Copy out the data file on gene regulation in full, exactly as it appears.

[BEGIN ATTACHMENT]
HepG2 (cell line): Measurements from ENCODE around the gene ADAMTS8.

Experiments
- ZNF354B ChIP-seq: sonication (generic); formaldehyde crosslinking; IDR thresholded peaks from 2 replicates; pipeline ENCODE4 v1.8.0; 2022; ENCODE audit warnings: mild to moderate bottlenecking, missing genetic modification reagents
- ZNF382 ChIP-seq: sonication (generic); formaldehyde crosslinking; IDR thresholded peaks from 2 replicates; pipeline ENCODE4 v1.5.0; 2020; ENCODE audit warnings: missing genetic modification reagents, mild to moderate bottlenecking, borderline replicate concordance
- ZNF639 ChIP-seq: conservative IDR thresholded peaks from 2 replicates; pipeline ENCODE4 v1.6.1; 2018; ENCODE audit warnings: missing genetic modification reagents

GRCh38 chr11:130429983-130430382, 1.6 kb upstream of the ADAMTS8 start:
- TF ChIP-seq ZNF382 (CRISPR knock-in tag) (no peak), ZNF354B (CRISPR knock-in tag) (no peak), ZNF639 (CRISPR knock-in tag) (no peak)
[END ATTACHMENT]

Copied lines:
HepG2 (cell line): Measurements from ENCODE around the gene ADAMTS8.

Experiments
- ZNF354B ChIP-seq: sonication (generic); formaldehyde crosslinking; IDR thresholded peaks from 2 replicates; pipeline ENCODE4 v1.8.0; 2022; ENCODE audit warnings: mild to moderate bottlenecking, missing genetic modification reagents
- ZNF382 ChIP-seq: sonication (generic); formaldehyde crosslinking; IDR thresholded peaks from 2 replicates; pipeline ENCODE4 v1.5.0; 2020; ENCODE audit warnings: missing genetic modification reagents, mild to moderate bottlenecking, borderline replicate concordance
- ZNF639 ChIP-seq: conservative IDR thresholded peaks from 2 replicates; pipeline ENCODE4 v1.6.1; 2018; ENCODE audit warnings: missing genetic modification reagents

GRCh38 chr11:130429983-130430382, 1.6 kb upstream of the ADAMTS8 start:
- TF ChIP-seq ZNF382 (CRISPR knock-in tag) (no peak), ZNF354B (CRISPR knock-in tag) (no peak), ZNF639 (CRISPR knock-in tag) (no peak)